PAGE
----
Wednesday, August 16, 2017

The Powerful Healing of Words of Love

As this day marks another time of disbelief and anguish in life as it unfolds, and tumultuous times escalate, even in Bryan-College Station, words, words, and more words are flying back and forth. It’s easy to get lost in incessant outrage, and when every sentence you think begins with “Are you serious?” it looks bleak. Yet, something unique happened today, entirely unexpected, and I’d like to share it, hopefully as inspiration.

Early, early Sunday morning, I posted this remark on Facebook:

Facebook wanted me to share how my day went. 😂 😂 😂 Well let me just say this...there are times in your life when you are so grateful you have good friends that love you, and today was a shining example of that. No big story of woe to share here, no reason for worry or sympathy is needed. Just sharing joy this late night hour in having loving friends like family as I feel incredibly lucky. Thanks for asking Facebook and you have a good night, as well. Let us all find a reason to be thankful and share joy, plus the bonus is that we can all find something to be joyful over!

At that point, I wasn’t interested in taking my Facebook friends through my recent “surprise” that had happened just five hours earlier. Let’s just say that you don’t want to climb steep steps in a movie theatre wearing flip-flops. Enough said. But just a few words more about that.

No one cherishes a face-plant, but when one happens that looks worse than it feels, that’s a good thing, for starters. But that thought didn’t bring any comfort to dear friend #1, because I couldn’t tell what my face looked like because her face seemed very calm.

Her encouragement of me to let her take me to urgent care, though, wasn’t heeded because I didn’t need it. I knew I was fine. And first thing, a dear movie patron comes down from the row behind us (as I’d made my way to my seat, sort of), and tells me she’s first-aid certified and was reassuring that I should go get it checked out. Someone had managed to find three theatre employees and they were there like magic, with a bag of ice, paper towels, and one had a clipboard to get my information and see how else they could be of help.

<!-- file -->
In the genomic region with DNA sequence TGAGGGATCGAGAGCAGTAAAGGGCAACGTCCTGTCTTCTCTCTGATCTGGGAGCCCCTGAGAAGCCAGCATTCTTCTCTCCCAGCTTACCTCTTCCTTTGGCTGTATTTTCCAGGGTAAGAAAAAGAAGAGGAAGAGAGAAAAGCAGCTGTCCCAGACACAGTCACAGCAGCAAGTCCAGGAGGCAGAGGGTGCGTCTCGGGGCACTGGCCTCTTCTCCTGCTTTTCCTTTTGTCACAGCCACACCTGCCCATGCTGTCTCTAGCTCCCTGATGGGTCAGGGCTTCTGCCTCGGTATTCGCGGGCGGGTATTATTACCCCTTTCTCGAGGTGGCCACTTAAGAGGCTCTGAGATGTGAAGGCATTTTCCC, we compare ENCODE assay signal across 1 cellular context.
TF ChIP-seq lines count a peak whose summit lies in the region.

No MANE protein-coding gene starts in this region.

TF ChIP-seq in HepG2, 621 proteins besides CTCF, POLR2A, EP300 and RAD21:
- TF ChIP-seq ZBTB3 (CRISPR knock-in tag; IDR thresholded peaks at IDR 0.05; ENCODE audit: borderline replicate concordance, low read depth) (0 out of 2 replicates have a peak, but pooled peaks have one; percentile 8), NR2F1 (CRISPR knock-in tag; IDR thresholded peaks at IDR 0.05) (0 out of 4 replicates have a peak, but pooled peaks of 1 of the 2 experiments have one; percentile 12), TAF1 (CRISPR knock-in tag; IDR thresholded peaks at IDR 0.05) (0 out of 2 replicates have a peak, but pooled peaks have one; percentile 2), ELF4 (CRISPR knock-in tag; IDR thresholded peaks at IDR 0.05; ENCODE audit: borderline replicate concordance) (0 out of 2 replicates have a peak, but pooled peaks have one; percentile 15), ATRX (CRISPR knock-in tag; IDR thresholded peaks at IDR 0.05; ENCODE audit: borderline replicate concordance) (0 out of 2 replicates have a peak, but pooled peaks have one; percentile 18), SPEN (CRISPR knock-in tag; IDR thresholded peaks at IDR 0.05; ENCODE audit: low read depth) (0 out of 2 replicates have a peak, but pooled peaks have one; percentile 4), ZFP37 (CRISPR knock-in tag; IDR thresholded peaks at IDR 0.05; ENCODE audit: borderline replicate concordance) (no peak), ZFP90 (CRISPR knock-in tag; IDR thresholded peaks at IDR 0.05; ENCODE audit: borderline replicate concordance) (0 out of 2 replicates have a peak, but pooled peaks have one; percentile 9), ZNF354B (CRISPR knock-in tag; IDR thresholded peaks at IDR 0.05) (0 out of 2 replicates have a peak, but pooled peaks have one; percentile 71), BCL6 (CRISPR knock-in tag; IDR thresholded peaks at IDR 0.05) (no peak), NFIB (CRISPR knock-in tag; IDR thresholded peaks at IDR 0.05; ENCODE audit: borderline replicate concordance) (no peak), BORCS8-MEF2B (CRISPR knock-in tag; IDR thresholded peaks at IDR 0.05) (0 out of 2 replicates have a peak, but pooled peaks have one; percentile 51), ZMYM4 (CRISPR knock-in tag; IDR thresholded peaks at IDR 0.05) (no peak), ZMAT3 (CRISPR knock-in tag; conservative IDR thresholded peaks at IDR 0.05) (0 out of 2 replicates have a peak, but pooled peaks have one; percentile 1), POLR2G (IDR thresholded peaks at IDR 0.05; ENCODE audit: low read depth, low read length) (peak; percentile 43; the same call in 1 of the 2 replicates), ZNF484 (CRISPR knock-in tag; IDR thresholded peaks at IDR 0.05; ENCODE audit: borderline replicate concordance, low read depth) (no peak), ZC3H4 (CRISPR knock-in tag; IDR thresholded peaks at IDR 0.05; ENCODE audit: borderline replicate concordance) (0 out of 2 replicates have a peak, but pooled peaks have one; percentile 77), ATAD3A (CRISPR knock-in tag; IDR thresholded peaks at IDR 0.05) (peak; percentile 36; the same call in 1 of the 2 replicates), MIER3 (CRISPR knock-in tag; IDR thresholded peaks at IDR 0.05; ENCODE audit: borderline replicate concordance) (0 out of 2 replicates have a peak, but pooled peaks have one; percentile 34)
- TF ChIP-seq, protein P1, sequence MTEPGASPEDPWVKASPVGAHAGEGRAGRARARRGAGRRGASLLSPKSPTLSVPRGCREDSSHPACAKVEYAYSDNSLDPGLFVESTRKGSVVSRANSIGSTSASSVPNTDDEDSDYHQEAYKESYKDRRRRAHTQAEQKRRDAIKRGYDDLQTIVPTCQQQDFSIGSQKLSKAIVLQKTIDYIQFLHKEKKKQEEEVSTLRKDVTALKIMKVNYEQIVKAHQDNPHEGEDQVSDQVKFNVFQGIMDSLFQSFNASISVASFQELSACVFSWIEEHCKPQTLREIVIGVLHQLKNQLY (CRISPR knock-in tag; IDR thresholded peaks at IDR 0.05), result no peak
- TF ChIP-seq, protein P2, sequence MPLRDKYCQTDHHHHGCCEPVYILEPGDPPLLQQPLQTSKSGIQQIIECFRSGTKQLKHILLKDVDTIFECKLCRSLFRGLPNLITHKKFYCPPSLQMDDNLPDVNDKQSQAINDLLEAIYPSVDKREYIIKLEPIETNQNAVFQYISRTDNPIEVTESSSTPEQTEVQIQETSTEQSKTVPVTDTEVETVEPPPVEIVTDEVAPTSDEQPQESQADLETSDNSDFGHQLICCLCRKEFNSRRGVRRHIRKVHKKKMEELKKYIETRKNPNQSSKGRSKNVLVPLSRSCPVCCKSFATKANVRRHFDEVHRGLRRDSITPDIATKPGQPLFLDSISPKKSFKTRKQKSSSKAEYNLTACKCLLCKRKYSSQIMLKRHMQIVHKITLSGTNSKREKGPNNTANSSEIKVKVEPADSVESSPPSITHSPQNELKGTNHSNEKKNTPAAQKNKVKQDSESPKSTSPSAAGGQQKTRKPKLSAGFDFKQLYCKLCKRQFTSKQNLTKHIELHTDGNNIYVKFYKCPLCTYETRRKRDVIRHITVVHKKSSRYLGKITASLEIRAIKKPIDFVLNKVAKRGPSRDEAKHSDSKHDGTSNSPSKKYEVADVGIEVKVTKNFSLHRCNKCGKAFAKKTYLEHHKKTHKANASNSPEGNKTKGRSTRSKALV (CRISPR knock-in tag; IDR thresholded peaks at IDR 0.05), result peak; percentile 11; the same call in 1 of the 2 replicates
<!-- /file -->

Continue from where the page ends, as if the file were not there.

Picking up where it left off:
Dear friend #1 followed me home, to assure that I made it home, and I was fine as I drove the easy distance home. On the way I called dear friend #2 and she said, “I was just thinking of you!!! What’s going on?” and I said, “Well, um, it’s a long story but…” and she said, “I’ll be at your front door in 20 seconds….I was waving at her, smiling, as I drove to the garage.

She was ever as calm as she always is and reassured dear friend #1 that she would make me go to urgent care and override me, if I didn’t have a change in what was going on at the time. Two hours later, I decided that it was “almost” better, and I had no pain at all, nothing was broken, everything was fine, but my face said otherwise. Long story short, things improved and she confirmed same, and I knew it was going to be great.

Before I went to sleep, I just felt so thankful on so many levels. Nothing hurt, nothing was broken, and kindness had abounded everywhere around me. Angels all, seen and unseen. I did the standard concussion protocol and woke up every two hours. Each time, I smiled that I knew full well my name, my address, and that I'd been surrounded by angels the entire time.

Dear friend number #3 brought breakfast over the next morning so I wouldn't have to go out. Then, lunch later that day with dear friends, #4 and #5, then life went on as usual. Text messages from all of the above checking on me in person and online continued. The joy of cover-up sunglasses will hide a multitude of facial imperfections. In fact, I rather liked how I looked in those sunglasses, and again, miraculously, nothing hurt. Nothing was broken. Blah, blah, blah.

Moving forward, on Monday, I drove to the theatre to talk to the manager to thank him for training his staff (he wasn’t there that night) to respond so kindly, professionally, and showing true caring. I know he was nervous at first seeing me, as anyone might be when walking in before he’d had a chance to call me. He said that I was on his call list for that day as he was back in the office and had just read the report. I said, “Relax, I’m here to share compliments, with you.”